The Fresh Loaf

News & Information for Amateur Bakers and Artisan Bread Enthusiasts

Scaling ppm?

  • Pin It
Brotnik's picture

Scaling ppm?

I'm trying a recipe from The Taste of Bread which like most of the others, calls for ascorbic acid.             (Exhibit 11-9) 

In the ingredient columns is printed the percentages, for example:

Salt    200g      2%

Yeast  200g      2%

A. acid 30mgs  30ppm 

I've adjusted the other ingredients in the recipe, but how do I adjust the ppms of ascorbic acid?


dmsnyder's picture

Hi, Brotnik. 

Welcome to TFL! Depending on the amount of dough you are making, you want to use between a smidgen and a pinch of ascorbic acid.  Certainly, much less than a dash.  

My package of ascorbic acid from King Arthur Flour says to use 1/8 tsp, but it doesn't give a ratio of ascorbic acid to flour. Anyway, you don't use very much. 


RFMonaco's picture

1 PPM is 1/1,000,000 = 0.000001 which would be 0.0001%

30 ppm = 30/1,000,000 = 0.003%

Henry's picture



Don’t blow your brains out with ascorbic acid.

It’s an oxidizer, commonly used at 75ppm although in the USA

there is no usage limit .

It’s been found that between one or two grams per 100kg of flour will cause tightening of the gluten.

For what you’re making, one or two loaves and feel that you must add it, crush one vitamin C tablet and use less than a quarter of the powder in your dough or as David is suggesting: between a smidgen and a pinch.

If you’ve seen the Calvel video, he’s got a fair sized dough going in the spiral mixer yet adds just a “dash” of ascorbic.

I wondered why he would add it to American flour but then, you can’t argue with Mr. R Calvel.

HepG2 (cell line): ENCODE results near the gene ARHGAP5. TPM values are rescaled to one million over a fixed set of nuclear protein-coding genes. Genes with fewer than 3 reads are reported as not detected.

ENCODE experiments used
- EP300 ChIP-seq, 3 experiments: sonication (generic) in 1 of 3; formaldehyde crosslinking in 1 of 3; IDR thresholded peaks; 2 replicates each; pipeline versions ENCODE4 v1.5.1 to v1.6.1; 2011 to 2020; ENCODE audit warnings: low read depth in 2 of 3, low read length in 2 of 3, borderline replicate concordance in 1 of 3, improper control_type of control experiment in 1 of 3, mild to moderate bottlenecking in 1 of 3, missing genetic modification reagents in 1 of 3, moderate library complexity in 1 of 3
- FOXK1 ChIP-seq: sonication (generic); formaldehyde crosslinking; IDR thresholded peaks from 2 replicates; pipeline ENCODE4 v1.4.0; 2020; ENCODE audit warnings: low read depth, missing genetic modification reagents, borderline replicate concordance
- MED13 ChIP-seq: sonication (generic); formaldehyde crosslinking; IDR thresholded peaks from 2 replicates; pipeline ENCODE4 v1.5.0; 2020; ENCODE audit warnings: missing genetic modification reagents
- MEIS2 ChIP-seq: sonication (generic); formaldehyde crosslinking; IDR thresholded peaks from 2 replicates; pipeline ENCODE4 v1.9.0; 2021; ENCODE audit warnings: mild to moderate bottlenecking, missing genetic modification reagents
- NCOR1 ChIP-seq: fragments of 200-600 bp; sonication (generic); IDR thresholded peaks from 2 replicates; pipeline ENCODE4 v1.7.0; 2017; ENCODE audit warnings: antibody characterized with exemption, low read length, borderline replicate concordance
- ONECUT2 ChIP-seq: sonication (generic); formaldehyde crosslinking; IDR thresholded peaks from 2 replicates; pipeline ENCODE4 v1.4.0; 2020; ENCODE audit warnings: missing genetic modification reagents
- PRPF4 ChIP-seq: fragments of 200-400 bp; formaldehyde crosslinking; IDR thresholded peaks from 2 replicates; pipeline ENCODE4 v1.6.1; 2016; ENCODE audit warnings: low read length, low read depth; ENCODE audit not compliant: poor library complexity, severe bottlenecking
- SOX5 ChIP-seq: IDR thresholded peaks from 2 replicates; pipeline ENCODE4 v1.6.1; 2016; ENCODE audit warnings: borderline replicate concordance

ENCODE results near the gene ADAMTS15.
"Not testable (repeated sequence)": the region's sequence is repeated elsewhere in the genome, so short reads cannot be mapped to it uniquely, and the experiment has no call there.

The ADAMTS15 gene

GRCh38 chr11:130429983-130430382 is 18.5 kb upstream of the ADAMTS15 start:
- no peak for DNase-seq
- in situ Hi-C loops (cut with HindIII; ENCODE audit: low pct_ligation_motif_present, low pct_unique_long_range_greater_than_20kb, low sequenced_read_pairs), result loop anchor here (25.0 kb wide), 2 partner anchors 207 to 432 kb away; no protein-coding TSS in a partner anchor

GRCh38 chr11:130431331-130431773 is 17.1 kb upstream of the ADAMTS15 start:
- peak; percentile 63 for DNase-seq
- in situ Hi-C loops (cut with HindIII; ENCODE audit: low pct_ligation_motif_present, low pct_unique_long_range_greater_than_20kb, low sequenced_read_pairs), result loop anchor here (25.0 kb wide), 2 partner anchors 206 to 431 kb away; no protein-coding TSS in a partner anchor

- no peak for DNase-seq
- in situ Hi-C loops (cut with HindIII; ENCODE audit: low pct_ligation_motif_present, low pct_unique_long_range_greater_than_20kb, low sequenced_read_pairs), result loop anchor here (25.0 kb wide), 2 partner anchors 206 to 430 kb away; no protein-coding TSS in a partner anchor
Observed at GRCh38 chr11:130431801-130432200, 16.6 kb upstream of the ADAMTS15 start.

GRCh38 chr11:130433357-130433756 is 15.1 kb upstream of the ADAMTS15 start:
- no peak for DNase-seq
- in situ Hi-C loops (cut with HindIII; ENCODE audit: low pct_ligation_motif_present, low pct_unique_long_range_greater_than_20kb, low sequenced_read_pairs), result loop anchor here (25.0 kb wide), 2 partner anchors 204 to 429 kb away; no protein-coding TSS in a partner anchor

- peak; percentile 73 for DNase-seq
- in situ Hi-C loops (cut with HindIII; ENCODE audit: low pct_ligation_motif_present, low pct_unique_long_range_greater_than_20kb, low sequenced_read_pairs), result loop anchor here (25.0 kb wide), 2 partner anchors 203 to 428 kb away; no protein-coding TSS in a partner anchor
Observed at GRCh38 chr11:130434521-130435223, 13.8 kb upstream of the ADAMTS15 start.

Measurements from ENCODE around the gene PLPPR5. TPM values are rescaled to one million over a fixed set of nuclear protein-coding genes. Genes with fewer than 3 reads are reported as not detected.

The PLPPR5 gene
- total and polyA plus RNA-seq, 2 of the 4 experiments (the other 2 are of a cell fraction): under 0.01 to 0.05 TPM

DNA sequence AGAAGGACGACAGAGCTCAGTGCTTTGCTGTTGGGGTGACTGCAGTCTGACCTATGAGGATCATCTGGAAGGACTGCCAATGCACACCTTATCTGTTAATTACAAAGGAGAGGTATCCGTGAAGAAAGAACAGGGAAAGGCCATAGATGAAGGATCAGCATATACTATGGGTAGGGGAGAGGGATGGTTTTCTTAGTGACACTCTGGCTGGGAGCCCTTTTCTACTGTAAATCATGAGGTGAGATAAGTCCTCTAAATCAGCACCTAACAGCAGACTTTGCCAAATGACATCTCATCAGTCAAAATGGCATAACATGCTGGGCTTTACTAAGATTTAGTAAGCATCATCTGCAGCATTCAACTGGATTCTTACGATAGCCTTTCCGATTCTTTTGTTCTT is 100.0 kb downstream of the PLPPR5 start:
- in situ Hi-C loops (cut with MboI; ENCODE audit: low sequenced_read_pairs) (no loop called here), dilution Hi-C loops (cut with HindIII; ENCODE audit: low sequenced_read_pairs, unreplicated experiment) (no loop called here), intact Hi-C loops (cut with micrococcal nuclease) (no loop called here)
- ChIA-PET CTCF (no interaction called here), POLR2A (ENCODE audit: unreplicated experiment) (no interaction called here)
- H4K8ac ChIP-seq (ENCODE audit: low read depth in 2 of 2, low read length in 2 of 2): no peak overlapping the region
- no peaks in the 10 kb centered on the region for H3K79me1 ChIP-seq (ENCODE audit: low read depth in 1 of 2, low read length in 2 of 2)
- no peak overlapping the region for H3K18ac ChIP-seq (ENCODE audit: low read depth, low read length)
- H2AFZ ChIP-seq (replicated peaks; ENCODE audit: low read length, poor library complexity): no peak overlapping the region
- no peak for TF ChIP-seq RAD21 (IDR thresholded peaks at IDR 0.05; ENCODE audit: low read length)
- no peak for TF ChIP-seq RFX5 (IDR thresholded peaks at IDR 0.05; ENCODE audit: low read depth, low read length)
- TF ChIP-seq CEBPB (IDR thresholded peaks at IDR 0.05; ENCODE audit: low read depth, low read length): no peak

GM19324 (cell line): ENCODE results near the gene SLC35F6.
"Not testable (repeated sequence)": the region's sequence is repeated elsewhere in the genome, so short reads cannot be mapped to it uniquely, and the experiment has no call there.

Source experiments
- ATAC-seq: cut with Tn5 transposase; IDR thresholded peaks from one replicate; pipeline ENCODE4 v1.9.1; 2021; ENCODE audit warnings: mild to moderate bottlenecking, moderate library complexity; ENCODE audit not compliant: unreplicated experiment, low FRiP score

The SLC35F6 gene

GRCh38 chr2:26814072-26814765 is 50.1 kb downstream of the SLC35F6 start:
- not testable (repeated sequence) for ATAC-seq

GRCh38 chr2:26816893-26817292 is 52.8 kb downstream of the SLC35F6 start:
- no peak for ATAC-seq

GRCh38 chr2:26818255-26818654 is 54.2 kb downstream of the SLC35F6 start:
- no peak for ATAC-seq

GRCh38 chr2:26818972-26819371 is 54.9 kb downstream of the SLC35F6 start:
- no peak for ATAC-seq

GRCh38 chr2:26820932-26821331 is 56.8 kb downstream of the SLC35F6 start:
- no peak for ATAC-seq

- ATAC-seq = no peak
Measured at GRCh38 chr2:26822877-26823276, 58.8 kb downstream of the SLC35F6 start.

dougal's picture

PPM is parts per million.

A million is a thousand thousand.

So PPM is the same as to thousandths per thousand...

which is really helpful to those using metric quantities because a thousand grams is a kilogram and a thousandth of a gram is a milligram.

Therefore PPM is exactly the same as milligrams per kilo. (This is very useful when scaling recipes - either for baking or for curing meat!)

1000 ppm is 1g (1000mg) per kg.

25 being 1/40th of 1000

thus 25ppm is 1g per 40kg of flour. Or 1/40th of a gram per kilo of flour. Its not much!

However, more isn't necessarily harmful - either to the bread or the eater.

A single "high strength" Vitamin C (ascorbic acid) tabletmight contain 500 or 1000 mg of the stuff. And that much certainly shouldn't harm people.

But because the stuff is *much* more expensive than flour, commercially, the minimum would be the economic thing to add!


Just to be clear Ascorbic Acid (Vitamin C) is an ANTI-oxidant... !! (But that's not the whole story of its use in bread...)


A fairly simple way of using/measuring Vitamin C is to dissolve it in water, making a dilute solution of known and convenient concentration.


Say your Vit C tablet contains 500mg.

So dissolve it in 500g of water.

If you are wanting, say 80mg of Vit C, then measure out 80g of the solution and then make this up to whatever quantity of water your recipe requires ... (Drink the rest of the Vitamin C solution - its good for you!)